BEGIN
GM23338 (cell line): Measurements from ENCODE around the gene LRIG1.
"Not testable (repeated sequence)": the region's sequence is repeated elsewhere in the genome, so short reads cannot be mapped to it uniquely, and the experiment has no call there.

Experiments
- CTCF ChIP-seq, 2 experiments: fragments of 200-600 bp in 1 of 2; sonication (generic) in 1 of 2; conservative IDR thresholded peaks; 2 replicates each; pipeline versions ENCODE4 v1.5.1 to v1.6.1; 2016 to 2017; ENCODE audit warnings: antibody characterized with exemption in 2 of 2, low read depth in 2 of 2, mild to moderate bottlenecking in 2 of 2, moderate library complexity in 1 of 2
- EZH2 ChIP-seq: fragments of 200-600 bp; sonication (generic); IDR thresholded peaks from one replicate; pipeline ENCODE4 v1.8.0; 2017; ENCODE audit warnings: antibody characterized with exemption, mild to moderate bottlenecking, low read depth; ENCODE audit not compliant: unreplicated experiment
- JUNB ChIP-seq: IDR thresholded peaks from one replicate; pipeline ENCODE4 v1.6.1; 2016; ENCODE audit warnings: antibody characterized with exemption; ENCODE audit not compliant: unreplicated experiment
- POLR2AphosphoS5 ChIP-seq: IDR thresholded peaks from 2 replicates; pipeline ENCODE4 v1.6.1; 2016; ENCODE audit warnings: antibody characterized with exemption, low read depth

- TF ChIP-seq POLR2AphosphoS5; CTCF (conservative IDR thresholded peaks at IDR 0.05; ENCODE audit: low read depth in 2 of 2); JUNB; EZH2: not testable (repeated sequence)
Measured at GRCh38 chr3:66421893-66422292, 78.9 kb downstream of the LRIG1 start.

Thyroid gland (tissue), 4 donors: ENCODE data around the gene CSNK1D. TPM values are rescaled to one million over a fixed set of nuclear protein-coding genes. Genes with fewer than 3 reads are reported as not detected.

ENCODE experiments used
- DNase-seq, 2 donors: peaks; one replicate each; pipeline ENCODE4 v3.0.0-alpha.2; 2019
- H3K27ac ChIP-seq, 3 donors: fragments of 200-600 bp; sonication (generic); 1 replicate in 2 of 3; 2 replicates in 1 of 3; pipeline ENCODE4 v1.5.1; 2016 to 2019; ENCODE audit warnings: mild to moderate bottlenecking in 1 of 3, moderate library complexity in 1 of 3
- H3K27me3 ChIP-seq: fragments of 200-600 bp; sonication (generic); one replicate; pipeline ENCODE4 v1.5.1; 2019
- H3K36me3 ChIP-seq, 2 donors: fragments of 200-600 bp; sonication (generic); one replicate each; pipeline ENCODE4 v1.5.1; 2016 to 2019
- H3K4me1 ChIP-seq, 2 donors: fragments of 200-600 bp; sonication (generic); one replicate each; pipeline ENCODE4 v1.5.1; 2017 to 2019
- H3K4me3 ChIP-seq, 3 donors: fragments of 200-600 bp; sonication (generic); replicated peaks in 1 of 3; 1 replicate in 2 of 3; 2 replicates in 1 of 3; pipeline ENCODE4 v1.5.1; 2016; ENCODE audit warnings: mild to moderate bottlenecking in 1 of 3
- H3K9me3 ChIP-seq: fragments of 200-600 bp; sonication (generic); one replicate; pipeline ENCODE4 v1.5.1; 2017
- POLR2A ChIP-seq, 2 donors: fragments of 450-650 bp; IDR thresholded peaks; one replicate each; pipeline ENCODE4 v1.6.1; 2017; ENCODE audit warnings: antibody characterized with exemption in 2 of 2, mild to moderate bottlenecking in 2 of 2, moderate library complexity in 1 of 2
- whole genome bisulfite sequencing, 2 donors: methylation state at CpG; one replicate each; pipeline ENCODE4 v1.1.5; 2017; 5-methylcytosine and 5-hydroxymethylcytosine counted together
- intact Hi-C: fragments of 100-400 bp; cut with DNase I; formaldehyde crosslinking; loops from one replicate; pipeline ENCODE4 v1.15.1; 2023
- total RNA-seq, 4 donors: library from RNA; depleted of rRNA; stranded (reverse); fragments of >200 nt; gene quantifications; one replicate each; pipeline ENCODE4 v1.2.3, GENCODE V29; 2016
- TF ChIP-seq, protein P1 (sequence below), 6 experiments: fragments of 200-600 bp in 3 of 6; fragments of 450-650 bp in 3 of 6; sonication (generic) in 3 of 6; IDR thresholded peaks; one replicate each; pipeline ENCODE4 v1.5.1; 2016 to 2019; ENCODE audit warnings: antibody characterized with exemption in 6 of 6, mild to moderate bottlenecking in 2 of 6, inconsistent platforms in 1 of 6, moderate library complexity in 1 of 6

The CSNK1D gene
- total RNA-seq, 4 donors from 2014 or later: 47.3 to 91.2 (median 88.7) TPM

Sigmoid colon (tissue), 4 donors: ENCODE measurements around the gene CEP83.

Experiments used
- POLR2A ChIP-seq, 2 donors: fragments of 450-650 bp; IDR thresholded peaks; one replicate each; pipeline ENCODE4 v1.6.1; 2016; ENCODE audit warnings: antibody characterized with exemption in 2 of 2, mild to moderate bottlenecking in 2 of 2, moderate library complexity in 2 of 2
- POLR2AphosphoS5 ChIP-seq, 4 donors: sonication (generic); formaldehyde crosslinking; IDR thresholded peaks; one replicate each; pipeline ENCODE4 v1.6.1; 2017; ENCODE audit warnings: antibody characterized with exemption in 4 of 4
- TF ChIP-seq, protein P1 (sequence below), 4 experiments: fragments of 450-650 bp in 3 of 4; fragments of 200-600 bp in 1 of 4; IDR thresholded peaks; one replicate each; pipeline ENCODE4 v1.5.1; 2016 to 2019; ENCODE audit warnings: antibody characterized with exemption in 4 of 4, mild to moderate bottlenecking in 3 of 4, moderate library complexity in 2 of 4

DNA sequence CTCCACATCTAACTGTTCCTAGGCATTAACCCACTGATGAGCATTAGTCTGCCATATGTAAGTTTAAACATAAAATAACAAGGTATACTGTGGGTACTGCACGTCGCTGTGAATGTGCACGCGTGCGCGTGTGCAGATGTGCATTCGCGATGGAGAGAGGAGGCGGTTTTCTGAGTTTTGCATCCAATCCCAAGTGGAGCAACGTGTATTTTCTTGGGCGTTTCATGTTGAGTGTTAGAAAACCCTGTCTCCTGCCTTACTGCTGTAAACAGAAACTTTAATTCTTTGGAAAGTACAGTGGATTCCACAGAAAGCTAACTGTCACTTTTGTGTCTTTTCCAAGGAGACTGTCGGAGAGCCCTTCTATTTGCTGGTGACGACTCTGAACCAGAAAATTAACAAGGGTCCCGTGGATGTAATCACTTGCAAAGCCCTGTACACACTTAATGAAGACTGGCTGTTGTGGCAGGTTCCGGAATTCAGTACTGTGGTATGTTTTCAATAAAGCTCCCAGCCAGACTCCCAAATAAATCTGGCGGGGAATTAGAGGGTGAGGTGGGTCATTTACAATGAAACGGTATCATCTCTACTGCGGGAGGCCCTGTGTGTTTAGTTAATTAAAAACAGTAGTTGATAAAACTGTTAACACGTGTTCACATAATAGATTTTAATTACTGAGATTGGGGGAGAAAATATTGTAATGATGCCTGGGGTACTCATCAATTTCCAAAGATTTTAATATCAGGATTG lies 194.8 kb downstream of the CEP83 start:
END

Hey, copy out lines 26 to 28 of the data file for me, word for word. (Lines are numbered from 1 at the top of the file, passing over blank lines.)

Sigmoid colon (tissue), 4 donors: ENCODE measurements around the gene CEP83.

Experiments used
- POLR2A ChIP-seq, 2 donors: fragments of 450-650 bp; IDR thresholded peaks; one replicate each; pipeline ENCODE4 v1.6.1; 2016; ENCODE audit warnings: antibody characterized with exemption in 2 of 2, mild to moderate bottlenecking in 2 of 2, moderate library complexity in 2 of 2